Can You Eat Mayonnaise While Pregnant?

Mayonnaise is typically a hit or a miss in certain circles. You'll usually find people who either absolutely detest the popular condiment or those that simply can't get enough mayo. Those who love it will put it on sandwiches, salads, various meats, and veggie dishes.

The new types of mayo flavors on the market today are even more enticing for mayo enthusiasts. There are versions such as chimichurri, barbecue, citrus, lime, spicy, white truffle, you name it. According to the Food Network, you can easily just add some seasoning you have on hand to regular mayo to enhance its flavor. Think of balsamic vinegar, sriracha, ketchup, chipotle, paprika, or even just plain garlic powder.

Once pregnancy morning sickness is over, cravings for strong flavors often take over (via Nine Naturals). These varieties of mayo can be enticing for those who enjoy it. However, questions arise over whether consuming mayonnaise is safe during pregnancy.

What's in mayo matters

When talking about this common condiment, many people note the fat content found in mayo as the main reason why they think it's unhealthy. Mayo is usually made up of eggs, vinegar or lemon juice, oil, and mustard (via Verywell Fit). While it is true that one tablespoon of mayonnaise contains 10 grams of fat and 94 calories, it is primarily composed of unsaturated fat, a type of healthy fat. Unsaturated fats have been found to lower inflammation and cholesterol as well as support steady heart rhythms (via Harvard School of Public Health).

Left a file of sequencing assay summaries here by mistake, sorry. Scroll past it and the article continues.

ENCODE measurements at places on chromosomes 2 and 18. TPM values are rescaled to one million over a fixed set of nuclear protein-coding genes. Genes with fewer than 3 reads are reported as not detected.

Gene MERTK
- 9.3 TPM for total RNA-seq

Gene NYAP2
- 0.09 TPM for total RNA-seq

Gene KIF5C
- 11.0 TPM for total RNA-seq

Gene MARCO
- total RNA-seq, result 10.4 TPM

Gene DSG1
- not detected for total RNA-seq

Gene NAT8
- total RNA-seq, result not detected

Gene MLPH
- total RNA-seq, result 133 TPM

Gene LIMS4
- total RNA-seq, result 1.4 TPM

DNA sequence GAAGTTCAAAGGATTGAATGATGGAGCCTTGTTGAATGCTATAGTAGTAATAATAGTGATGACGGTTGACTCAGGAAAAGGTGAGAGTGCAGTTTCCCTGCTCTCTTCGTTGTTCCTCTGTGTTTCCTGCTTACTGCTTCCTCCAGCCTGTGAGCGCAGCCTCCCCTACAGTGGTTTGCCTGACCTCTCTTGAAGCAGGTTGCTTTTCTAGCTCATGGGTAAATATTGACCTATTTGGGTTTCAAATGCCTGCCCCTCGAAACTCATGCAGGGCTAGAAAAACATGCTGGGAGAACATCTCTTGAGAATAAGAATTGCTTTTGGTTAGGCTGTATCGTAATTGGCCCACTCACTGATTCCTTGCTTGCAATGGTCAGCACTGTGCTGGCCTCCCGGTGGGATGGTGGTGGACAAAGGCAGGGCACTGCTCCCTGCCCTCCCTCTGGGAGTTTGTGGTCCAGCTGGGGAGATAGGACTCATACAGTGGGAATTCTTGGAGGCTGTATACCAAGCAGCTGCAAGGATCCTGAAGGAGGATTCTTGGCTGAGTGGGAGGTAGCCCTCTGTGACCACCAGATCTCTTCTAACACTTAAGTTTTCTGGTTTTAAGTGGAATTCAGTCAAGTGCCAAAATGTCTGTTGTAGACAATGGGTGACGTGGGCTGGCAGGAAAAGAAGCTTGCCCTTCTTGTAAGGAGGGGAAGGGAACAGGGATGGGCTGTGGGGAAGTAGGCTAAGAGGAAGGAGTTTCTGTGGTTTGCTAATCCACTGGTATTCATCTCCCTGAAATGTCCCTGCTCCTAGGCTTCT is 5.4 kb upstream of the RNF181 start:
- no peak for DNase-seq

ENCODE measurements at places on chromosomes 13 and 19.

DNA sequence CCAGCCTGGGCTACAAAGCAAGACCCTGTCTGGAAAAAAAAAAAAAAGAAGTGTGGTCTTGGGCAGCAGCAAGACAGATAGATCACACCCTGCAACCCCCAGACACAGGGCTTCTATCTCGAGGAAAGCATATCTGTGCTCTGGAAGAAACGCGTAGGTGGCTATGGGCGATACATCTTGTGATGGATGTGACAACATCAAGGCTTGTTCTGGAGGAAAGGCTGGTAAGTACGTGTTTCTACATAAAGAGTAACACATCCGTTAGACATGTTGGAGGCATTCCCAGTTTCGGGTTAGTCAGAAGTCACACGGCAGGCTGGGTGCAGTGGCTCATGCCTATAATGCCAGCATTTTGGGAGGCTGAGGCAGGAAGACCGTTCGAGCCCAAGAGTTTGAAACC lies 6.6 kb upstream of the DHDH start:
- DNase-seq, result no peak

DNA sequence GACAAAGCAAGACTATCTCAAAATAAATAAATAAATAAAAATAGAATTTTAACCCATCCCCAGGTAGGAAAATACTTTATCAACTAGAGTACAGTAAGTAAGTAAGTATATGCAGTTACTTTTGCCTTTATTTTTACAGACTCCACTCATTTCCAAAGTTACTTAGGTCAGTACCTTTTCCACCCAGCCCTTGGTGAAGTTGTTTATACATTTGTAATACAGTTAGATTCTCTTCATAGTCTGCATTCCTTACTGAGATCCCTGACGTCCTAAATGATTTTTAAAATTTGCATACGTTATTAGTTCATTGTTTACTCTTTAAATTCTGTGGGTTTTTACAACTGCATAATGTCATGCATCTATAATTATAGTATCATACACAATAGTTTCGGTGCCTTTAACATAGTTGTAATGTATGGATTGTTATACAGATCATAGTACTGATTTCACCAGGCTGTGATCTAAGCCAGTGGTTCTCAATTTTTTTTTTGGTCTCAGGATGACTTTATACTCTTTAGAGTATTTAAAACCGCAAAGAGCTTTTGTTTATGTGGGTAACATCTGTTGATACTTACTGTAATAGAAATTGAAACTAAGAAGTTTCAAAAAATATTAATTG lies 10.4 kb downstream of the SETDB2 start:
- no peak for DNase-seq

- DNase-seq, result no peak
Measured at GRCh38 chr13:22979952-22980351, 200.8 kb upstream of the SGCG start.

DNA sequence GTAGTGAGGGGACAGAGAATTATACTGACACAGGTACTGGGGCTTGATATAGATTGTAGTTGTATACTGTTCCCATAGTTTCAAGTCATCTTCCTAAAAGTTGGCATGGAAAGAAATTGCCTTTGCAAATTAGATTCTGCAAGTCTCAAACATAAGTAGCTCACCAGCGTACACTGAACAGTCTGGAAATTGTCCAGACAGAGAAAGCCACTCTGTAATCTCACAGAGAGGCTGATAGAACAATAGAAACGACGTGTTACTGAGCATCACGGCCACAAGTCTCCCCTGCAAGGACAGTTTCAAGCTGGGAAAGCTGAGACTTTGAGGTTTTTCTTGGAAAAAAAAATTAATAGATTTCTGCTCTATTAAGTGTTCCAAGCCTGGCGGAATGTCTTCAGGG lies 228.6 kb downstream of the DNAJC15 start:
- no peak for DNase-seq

Of course, consuming a high amount of fat on a regular basis is never a good idea. There are versions of mayo available that contain avocado or olive oil instead of the typical soybean oil it usually contains and that improves the nutritional component a bit.

When enjoyed in moderation, you can safely consume regular mayo during pregnancy as long as you follow some simple rules.

Make sure it's store-bought and stored at safe temperatures

Since mayonnaise contains uncooked eggs, it has the potential to cause food-borne illness. For this reason, you're usually better off if you purchase store-bought mayo instead of making your own. With homemade mayo, the eggs used can be unpasteurized and may be contaminated, which can cause salmonella infection (via National Library of Medicine).

Furthermore, it's vital to keep mayo at a cool temperature, even when store-bought. Mayonnaise has the potential to grow bacteria very quickly in warm temperatures. At home, use mayo and place it back in the refrigerator. When out at special functions like picnics and barbecues, if you can't confirm how long the food has been left out, you're better off passing on it.

Since your immunity is lower while pregnant, you're more prone to food-borne illnesses, which can harm both you and your baby. Mayo left out too long, which is considered to be more than two hours, has the potential to cause food poisoning (via My Recipes). It's always better to be safe than sorry when it comes to food safety choices, especially during pregnancy.